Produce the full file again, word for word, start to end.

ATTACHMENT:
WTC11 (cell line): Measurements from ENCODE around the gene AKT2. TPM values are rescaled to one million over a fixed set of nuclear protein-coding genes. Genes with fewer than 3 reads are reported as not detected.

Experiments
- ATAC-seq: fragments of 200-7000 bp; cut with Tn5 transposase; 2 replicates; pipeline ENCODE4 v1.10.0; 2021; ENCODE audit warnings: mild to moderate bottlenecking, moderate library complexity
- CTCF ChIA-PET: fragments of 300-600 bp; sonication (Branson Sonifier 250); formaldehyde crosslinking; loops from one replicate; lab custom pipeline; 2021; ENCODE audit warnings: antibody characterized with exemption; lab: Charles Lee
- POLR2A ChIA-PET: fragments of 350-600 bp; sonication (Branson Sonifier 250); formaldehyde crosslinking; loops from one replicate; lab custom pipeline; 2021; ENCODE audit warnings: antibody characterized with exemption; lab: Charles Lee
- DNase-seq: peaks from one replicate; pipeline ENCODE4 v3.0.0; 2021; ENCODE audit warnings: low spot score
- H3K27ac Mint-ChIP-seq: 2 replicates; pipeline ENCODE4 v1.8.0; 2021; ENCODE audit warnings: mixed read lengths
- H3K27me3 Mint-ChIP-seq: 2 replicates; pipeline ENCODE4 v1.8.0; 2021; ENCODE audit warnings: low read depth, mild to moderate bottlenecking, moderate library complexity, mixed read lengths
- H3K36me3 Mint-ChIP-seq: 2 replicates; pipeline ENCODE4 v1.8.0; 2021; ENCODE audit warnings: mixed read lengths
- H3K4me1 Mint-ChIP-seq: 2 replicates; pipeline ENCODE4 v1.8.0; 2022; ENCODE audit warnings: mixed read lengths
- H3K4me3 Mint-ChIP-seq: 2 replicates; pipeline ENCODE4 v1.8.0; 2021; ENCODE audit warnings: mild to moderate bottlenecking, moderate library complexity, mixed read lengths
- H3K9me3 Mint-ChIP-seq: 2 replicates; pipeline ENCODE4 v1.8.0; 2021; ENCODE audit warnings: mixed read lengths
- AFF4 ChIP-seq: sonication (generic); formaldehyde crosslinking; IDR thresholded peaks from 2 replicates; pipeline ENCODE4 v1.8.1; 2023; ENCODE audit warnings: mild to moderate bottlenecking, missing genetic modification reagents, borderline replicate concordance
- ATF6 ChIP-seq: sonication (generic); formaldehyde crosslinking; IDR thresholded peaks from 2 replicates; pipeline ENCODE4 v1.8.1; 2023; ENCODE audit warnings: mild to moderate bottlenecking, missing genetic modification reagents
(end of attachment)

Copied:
WTC11 (cell line): Measurements from ENCODE around the gene AKT2. TPM values are rescaled to one million over a fixed set of nuclear protein-coding genes. Genes with fewer than 3 reads are reported as not detected.

Experiments
- ATAC-seq: fragments of 200-7000 bp; cut with Tn5 transposase; 2 replicates; pipeline ENCODE4 v1.10.0; 2021; ENCODE audit warnings: mild to moderate bottlenecking, moderate library complexity
- CTCF ChIA-PET: fragments of 300-600 bp; sonication (Branson Sonifier 250); formaldehyde crosslinking; loops from one replicate; lab custom pipeline; 2021; ENCODE audit warnings: antibody characterized with exemption; lab: Charles Lee
- POLR2A ChIA-PET: fragments of 350-600 bp; sonication (Branson Sonifier 250); formaldehyde crosslinking; loops from one replicate; lab custom pipeline; 2021; ENCODE audit warnings: antibody characterized with exemption; lab: Charles Lee
- DNase-seq: peaks from one replicate; pipeline ENCODE4 v3.0.0; 2021; ENCODE audit warnings: low spot score
- H3K27ac Mint-ChIP-seq: 2 replicates; pipeline ENCODE4 v1.8.0; 2021; ENCODE audit warnings: mixed read lengths
- H3K27me3 Mint-ChIP-seq: 2 replicates; pipeline ENCODE4 v1.8.0; 2021; ENCODE audit warnings: low read depth, mild to moderate bottlenecking, moderate library complexity, mixed read lengths
- H3K36me3 Mint-ChIP-seq: 2 replicates; pipeline ENCODE4 v1.8.0; 2021; ENCODE audit warnings: mixed read lengths
- H3K4me1 Mint-ChIP-seq: 2 replicates; pipeline ENCODE4 v1.8.0; 2022; ENCODE audit warnings: mixed read lengths
- H3K4me3 Mint-ChIP-seq: 2 replicates; pipeline ENCODE4 v1.8.0; 2021; ENCODE audit warnings: mild to moderate bottlenecking, moderate library complexity, mixed read lengths
- H3K9me3 Mint-ChIP-seq: 2 replicates; pipeline ENCODE4 v1.8.0; 2021; ENCODE audit warnings: mixed read lengths
- AFF4 ChIP-seq: sonication (generic); formaldehyde crosslinking; IDR thresholded peaks from 2 replicates; pipeline ENCODE4 v1.8.1; 2023; ENCODE audit warnings: mild to moderate bottlenecking, missing genetic modification reagents, borderline replicate concordance
- ATF6 ChIP-seq: sonication (generic); formaldehyde crosslinking; IDR thresholded peaks from 2 replicates; pipeline ENCODE4 v1.8.1; 2023; ENCODE audit warnings: mild to moderate bottlenecking, missing genetic modification reagents